Most Popular Learners in mlr

R r-bloggers

An attempt to asses the popularity of mlr learners

For the development of mlr as well as for an “machine learning expert” it can be handy to know what are the most popular learners used. Not necessarily to see, what are the top notch performing methods but to see what is used “out there” in the real world. Thanks to the nice little package cranlogs from metacran you can at least get a slight estimate as I will show in the following…

First we need to install the cranlogs package using devtools:


Now let’s load all the packages we will need:

Do obtain a neat table of all available learners in mlr we can call listLearners(). This table also contains a column with the needed packages for each learner separated with a ,.

# obtain used packages for all learners
lrns =
all.pkgs = stri_split(lrns$package, fixed = ",")

Note: You might get some warnings here because you likely did not install all packages that mlr suggests – which is totally fine.

Now we can obtain the download counts from the rstudio cran mirror, i.e. from the last month. We use data.table to easily sum up the download counts of each day.

all.downloads = cran_downloads(packages = unique(unlist(all.pkgs)), 
                               when = "last-month")
all.downloads =
monthly.downloads = all.downloads[, list(monthly = sum(count)), by = package]

As some learners need multiple packages we will use the download count of the package with the least downloads.

lrn.downloads = sapply(all.pkgs, function(pkgs) {
  monthly.downloads[package %in% pkgs, min(monthly)]

Let’s put these numbers in our table:

lrns$downloads = lrn.downloads
lrns = lrns[order(downloads, decreasing = TRUE),]
lrns[, .(class, name, package, downloads)]

Here are the first 5 rows of the table:

class name package downloads
classif.naiveBayes Naive Bayes e1071 415683
classif.svm Support Vector Machines (libsvm) e1071 415683
regr.svm Support Vector Machines (libsvm) e1071 415683
surv.coxph Cox Proportional Hazard Model survival 238143
classif.lda Linear Discriminant Analysis MASS 226022

Now let’s get rid of the duplicates introduced by the distinction of the type classif, regr and we already have our…

Nearly final table

lrns.small = lrns[, .SD[1,], by = .(name, package)]
lrns.small[, .(class, name, package, downloads)]

The top 20 according to the rstudio cran mirror:

class name package downloads
classif.naiveBayes Naive Bayes e1071 415683
classif.svm Support Vector Machines (libsvm) e1071 415683
surv.coxph Cox Proportional Hazard Model survival 238143
classif.lda Linear Discriminant Analysis MASS 226022
classif.qda Quadratic Discriminant Analysis MASS 226022
classif.rpart Decision Tree rpart 109348
surv.rpart Survival Tree rpart 109348
classif.cvglmnet GLM with Lasso or Elasticnet Regularization (Cross Validated Lambda) glmnet 103373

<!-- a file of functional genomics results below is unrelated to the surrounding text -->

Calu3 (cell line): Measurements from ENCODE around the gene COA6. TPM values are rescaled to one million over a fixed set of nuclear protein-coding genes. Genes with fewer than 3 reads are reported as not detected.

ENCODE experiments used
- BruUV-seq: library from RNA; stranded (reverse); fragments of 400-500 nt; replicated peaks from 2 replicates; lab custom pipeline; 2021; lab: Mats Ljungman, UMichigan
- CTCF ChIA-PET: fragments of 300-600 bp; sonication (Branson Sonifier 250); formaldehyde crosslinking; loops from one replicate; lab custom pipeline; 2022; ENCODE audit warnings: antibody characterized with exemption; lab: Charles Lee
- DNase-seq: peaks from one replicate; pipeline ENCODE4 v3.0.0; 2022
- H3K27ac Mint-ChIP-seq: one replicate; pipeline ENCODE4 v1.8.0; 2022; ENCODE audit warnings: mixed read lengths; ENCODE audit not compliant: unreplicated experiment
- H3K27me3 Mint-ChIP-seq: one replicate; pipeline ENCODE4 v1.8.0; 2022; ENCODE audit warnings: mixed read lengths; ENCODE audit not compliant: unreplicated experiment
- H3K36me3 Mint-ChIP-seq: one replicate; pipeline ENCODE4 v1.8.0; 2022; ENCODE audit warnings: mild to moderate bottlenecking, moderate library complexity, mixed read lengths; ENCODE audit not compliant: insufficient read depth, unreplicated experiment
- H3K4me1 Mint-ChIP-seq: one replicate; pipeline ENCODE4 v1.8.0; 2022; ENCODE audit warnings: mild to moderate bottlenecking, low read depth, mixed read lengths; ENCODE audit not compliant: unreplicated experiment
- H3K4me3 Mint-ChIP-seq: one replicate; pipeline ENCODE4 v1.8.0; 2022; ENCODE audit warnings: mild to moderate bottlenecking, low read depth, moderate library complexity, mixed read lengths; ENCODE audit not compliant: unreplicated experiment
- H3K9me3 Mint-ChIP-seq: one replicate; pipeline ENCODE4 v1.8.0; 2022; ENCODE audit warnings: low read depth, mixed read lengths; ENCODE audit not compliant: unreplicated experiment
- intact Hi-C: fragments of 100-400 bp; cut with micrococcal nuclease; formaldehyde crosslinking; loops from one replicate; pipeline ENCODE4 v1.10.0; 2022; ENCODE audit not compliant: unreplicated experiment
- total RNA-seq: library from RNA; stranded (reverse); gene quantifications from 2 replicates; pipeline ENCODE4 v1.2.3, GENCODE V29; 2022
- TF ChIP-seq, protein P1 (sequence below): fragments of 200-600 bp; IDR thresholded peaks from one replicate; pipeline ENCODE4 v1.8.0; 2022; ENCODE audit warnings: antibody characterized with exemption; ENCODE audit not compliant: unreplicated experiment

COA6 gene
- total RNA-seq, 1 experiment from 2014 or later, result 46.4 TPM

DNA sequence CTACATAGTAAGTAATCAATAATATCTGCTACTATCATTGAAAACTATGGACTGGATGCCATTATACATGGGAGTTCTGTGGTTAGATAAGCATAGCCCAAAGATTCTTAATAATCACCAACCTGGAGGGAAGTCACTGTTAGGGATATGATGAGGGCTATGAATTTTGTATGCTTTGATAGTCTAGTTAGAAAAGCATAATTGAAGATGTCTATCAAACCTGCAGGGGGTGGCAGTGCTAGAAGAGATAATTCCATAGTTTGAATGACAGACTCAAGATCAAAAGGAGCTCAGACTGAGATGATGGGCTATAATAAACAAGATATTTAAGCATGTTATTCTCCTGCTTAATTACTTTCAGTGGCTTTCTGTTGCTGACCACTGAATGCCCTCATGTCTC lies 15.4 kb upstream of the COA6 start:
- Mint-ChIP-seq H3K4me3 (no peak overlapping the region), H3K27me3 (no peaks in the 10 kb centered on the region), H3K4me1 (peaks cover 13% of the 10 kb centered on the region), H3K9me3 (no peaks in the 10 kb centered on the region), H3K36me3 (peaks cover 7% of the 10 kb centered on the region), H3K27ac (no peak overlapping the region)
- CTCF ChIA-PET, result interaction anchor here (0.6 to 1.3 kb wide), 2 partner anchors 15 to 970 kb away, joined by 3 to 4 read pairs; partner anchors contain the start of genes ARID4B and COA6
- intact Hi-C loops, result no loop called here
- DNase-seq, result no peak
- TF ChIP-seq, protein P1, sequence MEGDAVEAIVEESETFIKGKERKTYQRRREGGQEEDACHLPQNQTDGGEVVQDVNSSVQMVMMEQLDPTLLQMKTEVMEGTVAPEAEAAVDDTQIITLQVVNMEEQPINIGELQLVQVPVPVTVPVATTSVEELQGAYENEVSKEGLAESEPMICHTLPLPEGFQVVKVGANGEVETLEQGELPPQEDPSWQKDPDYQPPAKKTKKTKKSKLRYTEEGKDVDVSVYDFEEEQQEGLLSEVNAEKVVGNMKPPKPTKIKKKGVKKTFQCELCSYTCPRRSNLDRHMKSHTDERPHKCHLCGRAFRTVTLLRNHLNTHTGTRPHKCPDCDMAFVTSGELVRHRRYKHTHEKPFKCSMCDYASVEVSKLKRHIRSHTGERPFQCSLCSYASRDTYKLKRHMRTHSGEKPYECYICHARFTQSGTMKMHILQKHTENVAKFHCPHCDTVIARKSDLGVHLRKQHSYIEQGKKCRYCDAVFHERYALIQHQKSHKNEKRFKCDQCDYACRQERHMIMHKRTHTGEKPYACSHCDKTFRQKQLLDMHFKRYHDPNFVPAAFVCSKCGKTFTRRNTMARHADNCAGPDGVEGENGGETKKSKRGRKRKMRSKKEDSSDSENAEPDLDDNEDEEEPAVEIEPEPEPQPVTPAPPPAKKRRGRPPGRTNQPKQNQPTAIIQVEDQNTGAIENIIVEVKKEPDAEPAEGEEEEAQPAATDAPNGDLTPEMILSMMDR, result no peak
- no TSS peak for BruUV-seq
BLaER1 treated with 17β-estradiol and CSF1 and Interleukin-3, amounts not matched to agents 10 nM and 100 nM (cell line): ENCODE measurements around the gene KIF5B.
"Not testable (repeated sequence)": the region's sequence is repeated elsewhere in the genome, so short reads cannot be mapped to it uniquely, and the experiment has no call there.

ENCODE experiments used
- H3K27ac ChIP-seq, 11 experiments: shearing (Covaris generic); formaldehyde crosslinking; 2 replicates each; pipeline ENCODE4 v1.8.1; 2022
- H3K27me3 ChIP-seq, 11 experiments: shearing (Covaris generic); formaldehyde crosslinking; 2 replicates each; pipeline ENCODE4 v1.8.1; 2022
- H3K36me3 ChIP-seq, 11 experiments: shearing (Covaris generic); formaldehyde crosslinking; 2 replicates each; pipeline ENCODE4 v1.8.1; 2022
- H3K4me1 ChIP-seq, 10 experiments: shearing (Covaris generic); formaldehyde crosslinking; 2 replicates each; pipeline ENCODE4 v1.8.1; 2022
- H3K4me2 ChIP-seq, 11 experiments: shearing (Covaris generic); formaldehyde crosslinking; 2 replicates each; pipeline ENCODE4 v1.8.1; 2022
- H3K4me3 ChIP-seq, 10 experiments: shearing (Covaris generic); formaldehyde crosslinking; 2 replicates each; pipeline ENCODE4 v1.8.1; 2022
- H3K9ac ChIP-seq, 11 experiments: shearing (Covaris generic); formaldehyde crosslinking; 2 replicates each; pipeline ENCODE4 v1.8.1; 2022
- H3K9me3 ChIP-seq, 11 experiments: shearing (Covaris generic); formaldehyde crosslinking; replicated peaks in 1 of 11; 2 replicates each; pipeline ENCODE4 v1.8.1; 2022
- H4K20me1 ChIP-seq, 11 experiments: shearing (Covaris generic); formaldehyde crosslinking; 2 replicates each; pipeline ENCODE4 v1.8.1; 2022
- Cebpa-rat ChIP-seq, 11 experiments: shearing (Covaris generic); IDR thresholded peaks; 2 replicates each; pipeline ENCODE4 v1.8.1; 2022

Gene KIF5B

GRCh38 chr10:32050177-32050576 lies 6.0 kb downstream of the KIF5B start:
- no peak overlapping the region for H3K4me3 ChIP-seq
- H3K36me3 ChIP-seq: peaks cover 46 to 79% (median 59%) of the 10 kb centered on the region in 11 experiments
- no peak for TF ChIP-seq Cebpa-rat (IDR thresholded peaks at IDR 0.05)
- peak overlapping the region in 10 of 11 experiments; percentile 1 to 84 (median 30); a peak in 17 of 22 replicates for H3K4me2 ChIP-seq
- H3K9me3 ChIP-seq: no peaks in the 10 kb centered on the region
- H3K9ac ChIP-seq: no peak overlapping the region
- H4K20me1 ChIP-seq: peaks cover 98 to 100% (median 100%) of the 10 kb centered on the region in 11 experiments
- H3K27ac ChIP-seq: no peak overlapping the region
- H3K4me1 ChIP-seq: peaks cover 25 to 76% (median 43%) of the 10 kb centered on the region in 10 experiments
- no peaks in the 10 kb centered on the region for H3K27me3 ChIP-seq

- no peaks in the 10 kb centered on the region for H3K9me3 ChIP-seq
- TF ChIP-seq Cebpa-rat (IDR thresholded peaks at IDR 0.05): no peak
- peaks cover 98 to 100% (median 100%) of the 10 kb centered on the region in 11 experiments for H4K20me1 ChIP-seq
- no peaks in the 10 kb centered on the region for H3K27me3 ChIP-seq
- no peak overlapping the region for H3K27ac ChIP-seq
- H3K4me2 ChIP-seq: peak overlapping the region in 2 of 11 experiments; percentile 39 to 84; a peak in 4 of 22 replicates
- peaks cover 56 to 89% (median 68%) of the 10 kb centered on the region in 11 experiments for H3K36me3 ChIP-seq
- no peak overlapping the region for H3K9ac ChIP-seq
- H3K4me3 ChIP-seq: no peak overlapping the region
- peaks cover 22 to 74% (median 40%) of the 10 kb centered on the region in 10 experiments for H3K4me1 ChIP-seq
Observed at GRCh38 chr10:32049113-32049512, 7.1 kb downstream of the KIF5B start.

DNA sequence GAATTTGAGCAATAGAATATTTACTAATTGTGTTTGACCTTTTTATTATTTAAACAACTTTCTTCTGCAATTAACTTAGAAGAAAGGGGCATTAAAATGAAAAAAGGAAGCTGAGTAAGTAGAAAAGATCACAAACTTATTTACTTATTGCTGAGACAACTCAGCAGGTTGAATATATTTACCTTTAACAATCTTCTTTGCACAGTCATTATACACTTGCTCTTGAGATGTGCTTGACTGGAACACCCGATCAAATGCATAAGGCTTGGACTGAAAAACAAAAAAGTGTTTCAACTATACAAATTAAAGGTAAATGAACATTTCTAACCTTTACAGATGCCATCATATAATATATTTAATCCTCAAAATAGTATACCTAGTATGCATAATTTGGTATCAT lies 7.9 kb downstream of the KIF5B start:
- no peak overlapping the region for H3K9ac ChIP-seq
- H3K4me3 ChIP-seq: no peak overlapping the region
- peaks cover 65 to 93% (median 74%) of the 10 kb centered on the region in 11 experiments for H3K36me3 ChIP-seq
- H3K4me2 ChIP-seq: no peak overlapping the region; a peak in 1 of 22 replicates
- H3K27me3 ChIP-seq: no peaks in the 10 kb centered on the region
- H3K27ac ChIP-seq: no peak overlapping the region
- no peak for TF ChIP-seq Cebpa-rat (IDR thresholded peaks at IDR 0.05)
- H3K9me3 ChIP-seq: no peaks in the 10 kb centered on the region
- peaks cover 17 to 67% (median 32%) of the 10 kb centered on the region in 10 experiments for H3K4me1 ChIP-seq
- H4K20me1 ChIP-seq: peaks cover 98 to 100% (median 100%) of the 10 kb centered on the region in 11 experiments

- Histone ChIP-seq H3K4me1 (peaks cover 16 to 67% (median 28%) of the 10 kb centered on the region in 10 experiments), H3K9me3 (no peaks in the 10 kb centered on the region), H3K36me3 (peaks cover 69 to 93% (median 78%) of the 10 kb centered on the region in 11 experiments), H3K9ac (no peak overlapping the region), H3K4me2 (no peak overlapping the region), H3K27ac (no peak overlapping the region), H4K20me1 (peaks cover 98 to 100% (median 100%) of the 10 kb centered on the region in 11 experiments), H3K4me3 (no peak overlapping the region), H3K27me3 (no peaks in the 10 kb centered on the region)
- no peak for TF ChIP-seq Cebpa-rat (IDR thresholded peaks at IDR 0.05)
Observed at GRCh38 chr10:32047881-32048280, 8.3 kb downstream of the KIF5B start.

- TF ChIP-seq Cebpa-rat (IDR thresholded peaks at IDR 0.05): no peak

classif.glmnet GLM with Lasso or Elasticnet Regularization glmnet 103373
surv.cvglmnet GLM with Regularization (Cross Validated Lambda) glmnet 103373
surv.glmnet GLM with Regularization glmnet 103373
classif.ranger Random Forests ranger 101836
classif.xgboost eXtreme Gradient Boosting xgboost 94824
classif.randomForest Random Forest randomForest 87654
classif.gausspr Gaussian Processes kernlab 82866
classif.ksvm Support Vector Machines kernlab 82866
classif.lssvm Least Squares Support Vector Machine kernlab 82866
cluster.kkmeans Kernel K-Means kernlab 82866
regr.rvm Relevance Vector Machine kernlab 82866
classif.multinom Multinomial Regression nnet 80540

As we are just looking for the packages let’s compress the table a bit further and come to our…

Final table

lrns.pgks = lrns[,list(learners = paste(class, collapse = ",")),
                 by = .(package, downloads)]

Here are the first 20 rows of the table:

package downloads learners
e1071 415683 classif.naiveBayes,classif.svm,regr.svm
survival 238143 surv.coxph
MASS 226022 classif.lda,classif.qda
rpart 109348 classif.rpart,regr.rpart,surv.rpart
glmnet 103373 classif.cvglmnet,classif.glmnet,regr.cvglmnet,regr.glmnet,surv.cvglmnet,surv.glmnet
ranger 101836 classif.ranger,regr.ranger,surv.ranger
xgboost 94824 classif.xgboost,regr.xgboost
randomForest 87654 classif.randomForest,regr.randomForest
kernlab 82866 classif.gausspr,classif.ksvm,classif.lssvm,cluster.kkmeans,regr.gausspr,regr.ksvm,regr.rvm
nnet 80540 classif.multinom,classif.nnet,regr.nnet
class 78541 classif.knn,classif.lvq1
FNN 77727 classif.fnn,regr.fnn
GPfit 49688 regr.GPfit
e1071,clue 41688 cluster.cmeans
klaR 40686 classif.rda
gbm 40096 classif.gbm,regr.gbm,surv.gbm
caret,pls 32999 classif.plsdaCaret
pls 32999 regr.pcr,regr.plsr
party 30504 classif.cforest,classif.ctree,multilabel.cforest,regr.cforest,regr.ctree
party,modeltools 30504 regr.mob

And of course we want to have a small visualization:

lrns.pgks$learners = factor(lrns.pgks$learners, lrns.pgks$learners)
g = ggplot(lrns.pgks[20:1], aes(x = fct_inorder(stri_sub(
  paste0(package,": ",learners), 0, 64)), y = downloads, fill = downloads))
g + geom_bar(stat = "identity") + 
  coord_flip() + 
  xlab("") + 


This is not really representative of how popular each learner is, as some packages have multiple purposes (e.g. multiple learners). Furthermore it would be great to have access to the trending list. Also most stars at GitHub gives a better view of what the developers are interested in. Looking for machine learning packages we see there e.g: xgboost, h2o and tensorflow.


For attribution, please cite this work as

Richter (2017, March 30). mlr-org: Most Popular Learners in mlr. Retrieved from

BibTeX citation

  author = {Richter, Jabok},
  title = {mlr-org: Most Popular Learners in mlr},
  url = {},
  year = {2017}